President Obama of the USA and President Hu of China

AmericaTowne also supports the initiatives signed by President Hu and President Obama to develop Sino-US relations based upon mutual respect and mutual benefit. We expect to replicate AmericaTowne in a number of Chinese cities.

4. The Opportunity

China’ s economy is robust. People in China are prospering; many people are making more money and are looking for more places to go to enjoy leisure and tourism. Today and in the foreseeable future, in China, the demand for leisure activities is outstripping the supply of leisure and tourism activities.

Chinese State Councilor Liu Yandong has called for more efforts to promote international exchanges and cooperation in tourism.

The Market

Over the next five years, Yilaimei will generate approximately $262 million in revenues from AmericaTowne of which $107 million dollars in revenues will be accounted for by the USA based exporting business.

We anticipate that within AmericaTowne in at least 5 to 8 cases the demand by the consumer for the product, service or idea will exceed the supply. This product, service or idea will move beyond the AmericaTowneconcept and will catch on, be accepted and demanded by the general consumer in China.

Initially, this product, service or idea will be a part of AmericaTowne and will be developed into a breakout growth business of its own outside of AmericaTowne. China's Foreign Wine Market has been identified as a tremendous growth area and with possible breakout potential. Because of this breakout business potential, action is already underway to export and implement the AmericaTowne Foreign Wine Market Business which is a subset of the overall AmericaTowne business plan.

Another $50 million dollars in revenue is expected from "AmericaStreet" and break out businesses including markets developed by participating in the Department of Agriculture and SUSTA Export programs.

"Tourism is a promising and green sector with advantages in developing related sectors, providing jobs and relatively low consumption of resources. Boosting tourism is a key way to extend economic growth and achieve sustainable social and economic development", Liu said.

"With huge potential, China’ s tourism is entering a golden period and the government is willing to join with other countries to boost tourism development," Liu said.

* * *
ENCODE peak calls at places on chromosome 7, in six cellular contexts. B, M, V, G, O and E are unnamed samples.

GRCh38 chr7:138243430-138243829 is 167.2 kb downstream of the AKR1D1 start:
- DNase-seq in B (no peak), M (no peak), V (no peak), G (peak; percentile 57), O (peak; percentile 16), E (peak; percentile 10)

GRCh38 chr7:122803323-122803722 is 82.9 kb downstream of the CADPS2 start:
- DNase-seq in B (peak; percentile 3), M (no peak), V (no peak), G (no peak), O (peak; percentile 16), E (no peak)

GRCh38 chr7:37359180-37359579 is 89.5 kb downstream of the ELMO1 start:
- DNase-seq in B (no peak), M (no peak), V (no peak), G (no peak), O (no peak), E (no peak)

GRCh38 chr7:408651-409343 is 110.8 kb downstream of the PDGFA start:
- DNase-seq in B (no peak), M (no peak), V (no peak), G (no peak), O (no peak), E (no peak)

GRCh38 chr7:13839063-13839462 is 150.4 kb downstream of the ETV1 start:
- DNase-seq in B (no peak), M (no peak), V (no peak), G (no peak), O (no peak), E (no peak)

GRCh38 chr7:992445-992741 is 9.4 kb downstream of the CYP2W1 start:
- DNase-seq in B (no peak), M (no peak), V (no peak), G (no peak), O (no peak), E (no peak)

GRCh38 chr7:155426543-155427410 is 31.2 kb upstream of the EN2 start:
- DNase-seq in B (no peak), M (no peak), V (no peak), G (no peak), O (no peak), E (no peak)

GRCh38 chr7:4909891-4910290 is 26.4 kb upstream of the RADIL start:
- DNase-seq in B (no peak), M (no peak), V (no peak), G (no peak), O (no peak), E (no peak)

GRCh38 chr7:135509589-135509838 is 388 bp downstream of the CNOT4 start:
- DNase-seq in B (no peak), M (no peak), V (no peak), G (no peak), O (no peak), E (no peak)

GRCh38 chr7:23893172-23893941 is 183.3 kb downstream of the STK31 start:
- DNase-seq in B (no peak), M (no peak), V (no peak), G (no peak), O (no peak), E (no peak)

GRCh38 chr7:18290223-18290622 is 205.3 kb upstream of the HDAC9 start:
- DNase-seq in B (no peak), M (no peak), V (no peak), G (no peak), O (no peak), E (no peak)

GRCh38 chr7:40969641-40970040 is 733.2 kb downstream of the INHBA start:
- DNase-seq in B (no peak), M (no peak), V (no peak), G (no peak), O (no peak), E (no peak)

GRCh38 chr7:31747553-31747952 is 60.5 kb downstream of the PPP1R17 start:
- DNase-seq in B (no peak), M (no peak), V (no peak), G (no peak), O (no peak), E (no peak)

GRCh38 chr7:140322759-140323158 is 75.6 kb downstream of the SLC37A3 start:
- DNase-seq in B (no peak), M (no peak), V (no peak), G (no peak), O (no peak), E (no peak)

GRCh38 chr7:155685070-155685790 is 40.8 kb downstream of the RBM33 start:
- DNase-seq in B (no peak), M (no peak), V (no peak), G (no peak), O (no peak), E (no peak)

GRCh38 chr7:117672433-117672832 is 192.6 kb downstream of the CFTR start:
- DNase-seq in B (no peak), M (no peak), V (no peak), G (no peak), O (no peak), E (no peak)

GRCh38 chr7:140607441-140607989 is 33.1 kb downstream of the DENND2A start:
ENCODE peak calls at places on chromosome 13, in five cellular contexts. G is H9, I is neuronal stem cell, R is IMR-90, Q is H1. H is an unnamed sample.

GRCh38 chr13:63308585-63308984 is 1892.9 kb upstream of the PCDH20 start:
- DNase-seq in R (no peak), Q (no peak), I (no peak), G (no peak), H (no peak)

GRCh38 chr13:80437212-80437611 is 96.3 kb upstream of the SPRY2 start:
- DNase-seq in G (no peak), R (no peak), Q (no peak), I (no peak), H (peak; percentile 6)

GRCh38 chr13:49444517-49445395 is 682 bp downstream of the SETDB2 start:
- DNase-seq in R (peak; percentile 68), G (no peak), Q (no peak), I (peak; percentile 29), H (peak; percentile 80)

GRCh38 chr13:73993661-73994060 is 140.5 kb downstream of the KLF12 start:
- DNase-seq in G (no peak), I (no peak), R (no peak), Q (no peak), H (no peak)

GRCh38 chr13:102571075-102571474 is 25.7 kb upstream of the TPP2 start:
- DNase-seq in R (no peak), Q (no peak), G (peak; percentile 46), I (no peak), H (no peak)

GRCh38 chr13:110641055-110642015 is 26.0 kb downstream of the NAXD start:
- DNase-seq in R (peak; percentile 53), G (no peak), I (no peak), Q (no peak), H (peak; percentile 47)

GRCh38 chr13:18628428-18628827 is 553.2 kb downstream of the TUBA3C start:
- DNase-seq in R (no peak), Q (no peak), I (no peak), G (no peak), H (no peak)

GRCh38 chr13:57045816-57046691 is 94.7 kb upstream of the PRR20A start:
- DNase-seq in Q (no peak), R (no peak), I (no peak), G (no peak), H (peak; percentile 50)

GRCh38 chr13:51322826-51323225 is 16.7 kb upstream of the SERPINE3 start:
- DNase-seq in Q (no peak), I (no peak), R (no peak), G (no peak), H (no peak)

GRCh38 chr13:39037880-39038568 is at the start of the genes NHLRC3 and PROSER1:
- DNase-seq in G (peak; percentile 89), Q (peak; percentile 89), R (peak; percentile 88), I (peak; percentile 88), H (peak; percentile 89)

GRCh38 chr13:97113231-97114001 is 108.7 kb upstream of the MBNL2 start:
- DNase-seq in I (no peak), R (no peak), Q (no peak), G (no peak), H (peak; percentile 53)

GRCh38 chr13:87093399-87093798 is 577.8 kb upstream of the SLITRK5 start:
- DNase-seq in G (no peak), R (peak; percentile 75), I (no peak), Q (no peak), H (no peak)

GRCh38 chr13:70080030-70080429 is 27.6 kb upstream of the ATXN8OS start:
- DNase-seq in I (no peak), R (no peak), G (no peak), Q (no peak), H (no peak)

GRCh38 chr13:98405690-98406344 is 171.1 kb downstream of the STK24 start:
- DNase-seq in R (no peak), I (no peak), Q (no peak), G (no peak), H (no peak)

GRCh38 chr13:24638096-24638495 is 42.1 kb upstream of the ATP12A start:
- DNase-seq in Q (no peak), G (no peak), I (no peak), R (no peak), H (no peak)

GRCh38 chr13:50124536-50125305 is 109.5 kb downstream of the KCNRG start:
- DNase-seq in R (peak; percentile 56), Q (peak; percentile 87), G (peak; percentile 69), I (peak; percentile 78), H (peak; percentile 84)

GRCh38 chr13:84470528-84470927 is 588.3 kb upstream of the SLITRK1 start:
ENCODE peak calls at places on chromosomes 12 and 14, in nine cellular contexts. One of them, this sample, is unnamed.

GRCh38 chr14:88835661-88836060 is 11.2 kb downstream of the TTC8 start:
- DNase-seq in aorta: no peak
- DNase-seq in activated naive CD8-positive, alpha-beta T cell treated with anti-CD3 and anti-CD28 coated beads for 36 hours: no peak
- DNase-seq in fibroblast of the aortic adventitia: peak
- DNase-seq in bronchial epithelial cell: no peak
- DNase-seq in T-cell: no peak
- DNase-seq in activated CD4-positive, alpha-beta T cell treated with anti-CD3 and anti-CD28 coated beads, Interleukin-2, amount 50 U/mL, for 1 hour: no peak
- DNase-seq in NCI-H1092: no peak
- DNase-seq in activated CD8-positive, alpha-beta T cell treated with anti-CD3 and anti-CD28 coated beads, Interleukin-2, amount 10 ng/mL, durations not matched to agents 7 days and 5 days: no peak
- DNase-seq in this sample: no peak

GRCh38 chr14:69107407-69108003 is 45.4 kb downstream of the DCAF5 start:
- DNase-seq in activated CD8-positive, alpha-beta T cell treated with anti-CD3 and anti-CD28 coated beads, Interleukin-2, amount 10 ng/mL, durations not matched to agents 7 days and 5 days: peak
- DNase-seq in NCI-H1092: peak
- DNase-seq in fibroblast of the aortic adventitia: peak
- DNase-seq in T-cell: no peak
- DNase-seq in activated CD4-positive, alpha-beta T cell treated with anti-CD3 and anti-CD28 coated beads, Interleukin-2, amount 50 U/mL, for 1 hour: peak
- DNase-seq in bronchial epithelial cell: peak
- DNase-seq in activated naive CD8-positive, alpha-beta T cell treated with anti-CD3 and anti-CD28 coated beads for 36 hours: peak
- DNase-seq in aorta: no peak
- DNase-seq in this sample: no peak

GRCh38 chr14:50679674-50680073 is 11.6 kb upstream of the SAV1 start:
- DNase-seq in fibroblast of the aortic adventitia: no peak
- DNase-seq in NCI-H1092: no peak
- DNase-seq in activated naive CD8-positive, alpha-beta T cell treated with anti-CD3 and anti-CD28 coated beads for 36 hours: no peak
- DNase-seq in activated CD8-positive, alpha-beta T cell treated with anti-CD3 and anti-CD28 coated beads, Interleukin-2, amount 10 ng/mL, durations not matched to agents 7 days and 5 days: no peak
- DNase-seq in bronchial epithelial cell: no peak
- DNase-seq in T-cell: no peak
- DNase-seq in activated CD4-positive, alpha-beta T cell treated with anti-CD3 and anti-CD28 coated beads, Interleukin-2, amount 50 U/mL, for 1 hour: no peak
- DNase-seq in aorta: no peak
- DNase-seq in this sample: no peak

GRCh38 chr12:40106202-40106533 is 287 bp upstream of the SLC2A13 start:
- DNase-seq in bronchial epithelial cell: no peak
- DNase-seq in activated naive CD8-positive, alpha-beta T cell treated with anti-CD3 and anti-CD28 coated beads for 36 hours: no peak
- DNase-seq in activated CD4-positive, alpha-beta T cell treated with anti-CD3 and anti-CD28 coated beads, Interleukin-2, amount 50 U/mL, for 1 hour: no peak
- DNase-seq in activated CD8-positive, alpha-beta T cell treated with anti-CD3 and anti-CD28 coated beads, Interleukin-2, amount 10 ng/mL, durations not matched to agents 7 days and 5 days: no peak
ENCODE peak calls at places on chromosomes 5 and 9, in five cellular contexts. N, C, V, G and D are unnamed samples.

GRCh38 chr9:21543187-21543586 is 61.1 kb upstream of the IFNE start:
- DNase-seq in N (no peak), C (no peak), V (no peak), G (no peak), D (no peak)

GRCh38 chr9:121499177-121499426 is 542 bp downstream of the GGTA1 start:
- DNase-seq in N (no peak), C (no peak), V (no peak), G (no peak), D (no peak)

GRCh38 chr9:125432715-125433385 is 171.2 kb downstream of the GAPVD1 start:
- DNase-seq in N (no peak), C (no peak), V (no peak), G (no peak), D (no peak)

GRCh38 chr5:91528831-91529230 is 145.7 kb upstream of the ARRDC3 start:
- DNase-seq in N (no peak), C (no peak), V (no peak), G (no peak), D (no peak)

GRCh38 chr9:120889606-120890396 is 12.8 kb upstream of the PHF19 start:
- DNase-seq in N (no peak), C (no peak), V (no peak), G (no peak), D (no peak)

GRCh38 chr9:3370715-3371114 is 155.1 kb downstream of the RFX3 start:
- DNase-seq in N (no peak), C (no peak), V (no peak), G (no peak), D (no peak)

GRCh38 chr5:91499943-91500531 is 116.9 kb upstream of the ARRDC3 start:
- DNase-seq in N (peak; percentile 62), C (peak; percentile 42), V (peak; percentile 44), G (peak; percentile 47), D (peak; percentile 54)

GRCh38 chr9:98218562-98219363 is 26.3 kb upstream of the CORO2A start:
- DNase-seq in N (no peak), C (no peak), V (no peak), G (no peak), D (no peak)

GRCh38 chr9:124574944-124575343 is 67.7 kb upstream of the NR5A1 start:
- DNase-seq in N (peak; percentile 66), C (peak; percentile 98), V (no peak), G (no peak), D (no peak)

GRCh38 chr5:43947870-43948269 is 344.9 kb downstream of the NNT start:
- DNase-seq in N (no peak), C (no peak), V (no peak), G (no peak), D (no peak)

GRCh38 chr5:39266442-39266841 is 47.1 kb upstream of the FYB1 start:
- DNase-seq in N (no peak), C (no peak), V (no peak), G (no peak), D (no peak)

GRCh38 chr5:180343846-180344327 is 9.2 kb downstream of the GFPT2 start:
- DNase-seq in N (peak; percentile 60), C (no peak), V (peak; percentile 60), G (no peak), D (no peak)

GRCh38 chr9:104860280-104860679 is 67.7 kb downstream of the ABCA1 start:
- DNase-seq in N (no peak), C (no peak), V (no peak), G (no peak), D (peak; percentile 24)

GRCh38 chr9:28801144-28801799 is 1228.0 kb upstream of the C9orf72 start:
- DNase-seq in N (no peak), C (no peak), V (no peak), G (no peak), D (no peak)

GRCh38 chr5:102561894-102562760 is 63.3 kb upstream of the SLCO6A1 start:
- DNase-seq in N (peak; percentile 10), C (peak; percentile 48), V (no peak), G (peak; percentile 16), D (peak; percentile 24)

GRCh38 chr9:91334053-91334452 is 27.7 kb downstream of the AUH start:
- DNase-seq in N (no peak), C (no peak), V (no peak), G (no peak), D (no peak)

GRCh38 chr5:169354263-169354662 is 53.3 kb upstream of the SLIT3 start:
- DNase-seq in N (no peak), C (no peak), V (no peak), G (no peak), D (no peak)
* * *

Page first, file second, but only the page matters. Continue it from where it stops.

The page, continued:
Chinese tourists are likely to spend US$100 billion on overseas trips in 2015, Shao Qiwei, head of the China National Tourism Administration, has forecast. The projection is based on every Chinese tourist currently spending US$1,000 on each outbound trip and the estimation that Chinese tourists will make 100 million overseas trips by 2015.

China' s travel market has nearly doubled in less than a decade. It received more than 26.4 million foreign visitors in 2009 (excluding Hong Kong and Macau) compared with 14.6 million in 2001, according to the China National Tourist Office.

Domestic travel is growing at a dizzying pace. From 2005 through 2007, the number of domestic visits grew 30% to 1.6 billion, the office's latest data show.

The surging demand is fueling a boom of unprecedented scale. The number of hotels in China has nearly doubled to 14,100 in 2008 from 7,400 in 2001, says travel consulting firm Horwath HTL. About 10% are international chains. And those figures don't include domestic properties that aren't rated at least one-star quality (five being the best) by the Chinese government.

As of the second quarter this year, another 1,200 were under construction or in development, according to research firm Lodging Econometrics. It's the highest level the firm has ever recorded. China trails only the U.S. in the number of projects under construction.

In the meantime, the deficit in tourism is expected to increase to US$6 billion this year, up from China' s first deficit in tourism last year of around US$4 billion, he said.

Major cities like Beijing and others understand the boom in tourism and they are drafting a blue print for success.  Beijing has set an ambitious goal for the capital to play host to more than 10 million international visitors annually. "We are working hard to increase our tourism income to contribute at least 10 percent of Beijing GDP, and reap an annual income of more than $10 billion from foreign tourists," according to Ding Xiangyang, Beijing vice-mayor.

Despite that positive outlook, Ding pointed out the challenges faced by Beijing tourism industry, saying, "Beijing lacks a sufficient supply of recreational tourist projects such as theme parks like Disneyland as well as high-end tourist products such as convention and exhibition events."